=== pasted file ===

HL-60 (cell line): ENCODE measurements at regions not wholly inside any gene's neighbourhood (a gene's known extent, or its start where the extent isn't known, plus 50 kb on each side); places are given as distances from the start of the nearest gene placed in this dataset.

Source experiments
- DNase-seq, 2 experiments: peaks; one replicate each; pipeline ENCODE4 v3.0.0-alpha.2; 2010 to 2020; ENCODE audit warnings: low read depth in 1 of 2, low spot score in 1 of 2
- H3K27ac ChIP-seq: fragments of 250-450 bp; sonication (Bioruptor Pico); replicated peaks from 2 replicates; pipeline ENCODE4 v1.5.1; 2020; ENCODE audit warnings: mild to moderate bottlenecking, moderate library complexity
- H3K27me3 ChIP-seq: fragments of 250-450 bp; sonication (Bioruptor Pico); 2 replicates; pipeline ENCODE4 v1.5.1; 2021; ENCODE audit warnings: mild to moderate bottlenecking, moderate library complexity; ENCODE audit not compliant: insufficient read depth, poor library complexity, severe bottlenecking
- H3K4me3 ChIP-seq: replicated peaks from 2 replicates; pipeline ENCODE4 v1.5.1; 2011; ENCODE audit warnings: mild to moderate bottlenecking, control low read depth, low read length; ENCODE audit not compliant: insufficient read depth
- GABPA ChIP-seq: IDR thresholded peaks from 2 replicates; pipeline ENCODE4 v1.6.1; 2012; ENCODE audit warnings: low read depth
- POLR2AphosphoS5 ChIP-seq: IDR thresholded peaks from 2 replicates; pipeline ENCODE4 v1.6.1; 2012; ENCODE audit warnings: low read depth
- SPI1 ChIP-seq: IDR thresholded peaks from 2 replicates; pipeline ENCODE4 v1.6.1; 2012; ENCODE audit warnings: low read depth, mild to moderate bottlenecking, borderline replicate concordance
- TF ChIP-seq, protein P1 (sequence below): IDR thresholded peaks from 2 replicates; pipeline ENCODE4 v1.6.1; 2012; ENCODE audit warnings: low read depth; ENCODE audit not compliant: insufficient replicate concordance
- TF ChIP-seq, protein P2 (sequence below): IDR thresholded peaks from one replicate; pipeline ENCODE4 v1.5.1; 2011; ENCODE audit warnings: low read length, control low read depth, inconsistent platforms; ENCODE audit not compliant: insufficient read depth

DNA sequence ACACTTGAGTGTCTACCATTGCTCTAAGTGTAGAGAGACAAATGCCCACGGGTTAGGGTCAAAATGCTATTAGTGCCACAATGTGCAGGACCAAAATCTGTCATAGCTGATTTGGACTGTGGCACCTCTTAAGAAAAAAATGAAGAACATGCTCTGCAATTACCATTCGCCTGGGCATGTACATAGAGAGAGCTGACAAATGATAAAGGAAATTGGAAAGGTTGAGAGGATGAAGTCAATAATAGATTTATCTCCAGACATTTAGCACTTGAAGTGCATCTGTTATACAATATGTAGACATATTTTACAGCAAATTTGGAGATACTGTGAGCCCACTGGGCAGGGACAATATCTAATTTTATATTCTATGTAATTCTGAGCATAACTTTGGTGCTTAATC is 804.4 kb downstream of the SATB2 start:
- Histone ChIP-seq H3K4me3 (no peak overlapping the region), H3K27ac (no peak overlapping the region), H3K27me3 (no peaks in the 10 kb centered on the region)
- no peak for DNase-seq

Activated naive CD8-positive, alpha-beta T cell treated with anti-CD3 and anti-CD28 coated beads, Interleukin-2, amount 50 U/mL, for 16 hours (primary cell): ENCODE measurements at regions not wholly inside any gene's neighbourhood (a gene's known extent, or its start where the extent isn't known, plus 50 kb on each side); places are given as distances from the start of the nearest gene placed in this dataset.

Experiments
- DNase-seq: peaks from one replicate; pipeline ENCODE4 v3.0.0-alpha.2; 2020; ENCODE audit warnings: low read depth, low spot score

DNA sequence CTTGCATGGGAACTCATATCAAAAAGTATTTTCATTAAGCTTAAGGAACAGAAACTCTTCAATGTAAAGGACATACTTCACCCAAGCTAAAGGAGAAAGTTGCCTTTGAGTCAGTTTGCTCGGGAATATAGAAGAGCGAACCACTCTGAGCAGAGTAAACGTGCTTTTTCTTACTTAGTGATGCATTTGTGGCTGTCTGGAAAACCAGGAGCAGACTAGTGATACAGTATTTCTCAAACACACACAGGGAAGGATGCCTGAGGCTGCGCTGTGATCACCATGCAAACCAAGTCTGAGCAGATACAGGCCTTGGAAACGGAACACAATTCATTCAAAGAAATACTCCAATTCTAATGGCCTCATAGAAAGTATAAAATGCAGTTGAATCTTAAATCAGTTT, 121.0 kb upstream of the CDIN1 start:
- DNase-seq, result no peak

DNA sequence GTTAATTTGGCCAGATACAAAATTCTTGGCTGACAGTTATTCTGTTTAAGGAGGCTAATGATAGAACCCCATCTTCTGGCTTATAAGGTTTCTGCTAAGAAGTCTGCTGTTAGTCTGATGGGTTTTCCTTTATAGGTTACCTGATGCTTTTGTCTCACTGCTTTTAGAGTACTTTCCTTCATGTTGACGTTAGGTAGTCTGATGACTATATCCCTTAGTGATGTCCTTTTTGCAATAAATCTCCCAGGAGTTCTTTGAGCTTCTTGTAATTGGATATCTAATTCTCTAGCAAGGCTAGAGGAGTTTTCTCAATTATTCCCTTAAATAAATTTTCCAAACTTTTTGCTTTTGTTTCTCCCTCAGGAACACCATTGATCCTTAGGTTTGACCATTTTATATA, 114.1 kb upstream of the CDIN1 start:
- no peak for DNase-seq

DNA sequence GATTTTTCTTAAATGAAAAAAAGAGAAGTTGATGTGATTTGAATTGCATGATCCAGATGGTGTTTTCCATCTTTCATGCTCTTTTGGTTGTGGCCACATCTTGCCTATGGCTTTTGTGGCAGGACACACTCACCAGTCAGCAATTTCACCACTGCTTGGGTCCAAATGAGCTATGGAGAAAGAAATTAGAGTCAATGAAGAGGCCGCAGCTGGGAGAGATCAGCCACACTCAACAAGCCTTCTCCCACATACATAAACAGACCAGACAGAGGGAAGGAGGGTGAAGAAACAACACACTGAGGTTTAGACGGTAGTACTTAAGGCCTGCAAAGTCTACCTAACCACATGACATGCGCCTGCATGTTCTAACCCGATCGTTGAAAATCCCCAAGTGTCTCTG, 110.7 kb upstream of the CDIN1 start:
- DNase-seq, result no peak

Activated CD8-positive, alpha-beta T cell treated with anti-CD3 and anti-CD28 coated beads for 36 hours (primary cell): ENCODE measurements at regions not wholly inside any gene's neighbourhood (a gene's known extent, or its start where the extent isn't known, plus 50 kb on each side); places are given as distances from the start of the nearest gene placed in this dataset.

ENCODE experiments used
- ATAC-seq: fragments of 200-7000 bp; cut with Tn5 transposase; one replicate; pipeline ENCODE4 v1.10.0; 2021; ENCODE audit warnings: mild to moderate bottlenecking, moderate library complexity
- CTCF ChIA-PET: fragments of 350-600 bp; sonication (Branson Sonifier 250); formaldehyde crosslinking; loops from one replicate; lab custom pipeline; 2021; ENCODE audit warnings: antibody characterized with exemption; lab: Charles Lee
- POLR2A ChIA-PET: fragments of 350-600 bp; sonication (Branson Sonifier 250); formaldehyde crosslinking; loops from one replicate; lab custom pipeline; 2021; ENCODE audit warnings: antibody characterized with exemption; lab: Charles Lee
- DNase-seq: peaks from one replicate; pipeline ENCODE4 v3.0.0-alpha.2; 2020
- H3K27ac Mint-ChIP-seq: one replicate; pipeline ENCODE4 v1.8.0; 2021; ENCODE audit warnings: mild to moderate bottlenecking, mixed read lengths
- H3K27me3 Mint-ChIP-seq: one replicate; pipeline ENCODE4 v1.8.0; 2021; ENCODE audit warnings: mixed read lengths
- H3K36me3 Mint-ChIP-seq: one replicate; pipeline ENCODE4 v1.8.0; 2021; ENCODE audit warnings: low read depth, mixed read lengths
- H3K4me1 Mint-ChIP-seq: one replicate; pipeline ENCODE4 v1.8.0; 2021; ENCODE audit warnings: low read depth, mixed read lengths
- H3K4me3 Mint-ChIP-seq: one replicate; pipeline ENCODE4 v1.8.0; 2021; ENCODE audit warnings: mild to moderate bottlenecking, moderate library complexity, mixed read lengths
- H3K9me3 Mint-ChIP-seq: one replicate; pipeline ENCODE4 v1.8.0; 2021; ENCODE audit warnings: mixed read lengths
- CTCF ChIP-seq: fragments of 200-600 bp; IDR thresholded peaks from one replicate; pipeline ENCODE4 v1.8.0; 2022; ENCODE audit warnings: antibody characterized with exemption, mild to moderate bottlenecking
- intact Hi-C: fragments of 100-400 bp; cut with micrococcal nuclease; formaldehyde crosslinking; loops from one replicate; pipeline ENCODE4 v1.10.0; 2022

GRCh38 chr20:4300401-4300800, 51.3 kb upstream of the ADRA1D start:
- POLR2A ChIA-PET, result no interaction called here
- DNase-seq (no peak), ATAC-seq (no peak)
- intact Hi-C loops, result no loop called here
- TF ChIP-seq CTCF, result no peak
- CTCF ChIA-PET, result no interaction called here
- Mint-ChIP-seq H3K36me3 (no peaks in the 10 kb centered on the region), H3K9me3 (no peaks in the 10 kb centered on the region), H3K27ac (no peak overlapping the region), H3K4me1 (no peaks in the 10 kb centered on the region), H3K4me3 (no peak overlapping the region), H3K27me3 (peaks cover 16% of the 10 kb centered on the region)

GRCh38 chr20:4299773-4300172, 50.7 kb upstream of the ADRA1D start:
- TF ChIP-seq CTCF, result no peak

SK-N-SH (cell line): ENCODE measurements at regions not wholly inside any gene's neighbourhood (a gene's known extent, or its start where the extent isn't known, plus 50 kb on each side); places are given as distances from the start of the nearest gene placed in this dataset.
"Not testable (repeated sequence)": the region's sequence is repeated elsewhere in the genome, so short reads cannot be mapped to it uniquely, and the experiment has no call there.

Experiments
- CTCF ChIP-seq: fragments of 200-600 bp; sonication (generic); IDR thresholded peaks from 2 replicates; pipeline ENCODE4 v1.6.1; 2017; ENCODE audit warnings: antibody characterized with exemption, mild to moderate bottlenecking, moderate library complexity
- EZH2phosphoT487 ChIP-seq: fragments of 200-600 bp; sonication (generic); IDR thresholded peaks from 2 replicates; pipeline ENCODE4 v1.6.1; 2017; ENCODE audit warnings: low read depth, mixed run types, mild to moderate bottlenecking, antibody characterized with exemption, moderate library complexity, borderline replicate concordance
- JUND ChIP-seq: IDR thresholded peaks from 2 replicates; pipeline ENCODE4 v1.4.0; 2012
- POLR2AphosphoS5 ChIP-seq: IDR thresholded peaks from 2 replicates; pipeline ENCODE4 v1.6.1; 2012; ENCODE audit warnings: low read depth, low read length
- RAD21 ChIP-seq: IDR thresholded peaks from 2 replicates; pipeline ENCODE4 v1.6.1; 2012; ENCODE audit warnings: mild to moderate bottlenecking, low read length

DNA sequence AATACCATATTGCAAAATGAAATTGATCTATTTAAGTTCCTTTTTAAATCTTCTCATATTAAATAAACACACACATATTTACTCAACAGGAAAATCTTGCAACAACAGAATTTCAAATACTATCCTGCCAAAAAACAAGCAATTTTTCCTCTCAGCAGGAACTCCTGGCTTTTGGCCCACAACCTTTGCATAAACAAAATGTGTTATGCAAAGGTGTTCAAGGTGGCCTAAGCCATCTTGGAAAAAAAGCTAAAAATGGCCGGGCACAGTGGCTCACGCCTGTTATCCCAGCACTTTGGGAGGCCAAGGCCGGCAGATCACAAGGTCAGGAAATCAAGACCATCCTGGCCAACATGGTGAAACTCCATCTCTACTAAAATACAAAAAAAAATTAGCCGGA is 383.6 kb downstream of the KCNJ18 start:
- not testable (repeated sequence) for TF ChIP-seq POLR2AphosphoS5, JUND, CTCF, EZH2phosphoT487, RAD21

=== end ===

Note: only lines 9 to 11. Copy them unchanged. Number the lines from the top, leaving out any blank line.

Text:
- SPI1 ChIP-seq: IDR thresholded peaks from 2 replicates; pipeline ENCODE4 v1.6.1; 2012; ENCODE audit warnings: low read depth, mild to moderate bottlenecking, borderline replicate concordance
- TF ChIP-seq, protein P1 (sequence below): IDR thresholded peaks from 2 replicates; pipeline ENCODE4 v1.6.1; 2012; ENCODE audit warnings: low read depth; ENCODE audit not compliant: insufficient replicate concordance
- TF ChIP-seq, protein P2 (sequence below): IDR thresholded peaks from one replicate; pipeline ENCODE4 v1.5.1; 2011; ENCODE audit warnings: low read length, control low read depth, inconsistent platforms; ENCODE audit not compliant: insufficient read depth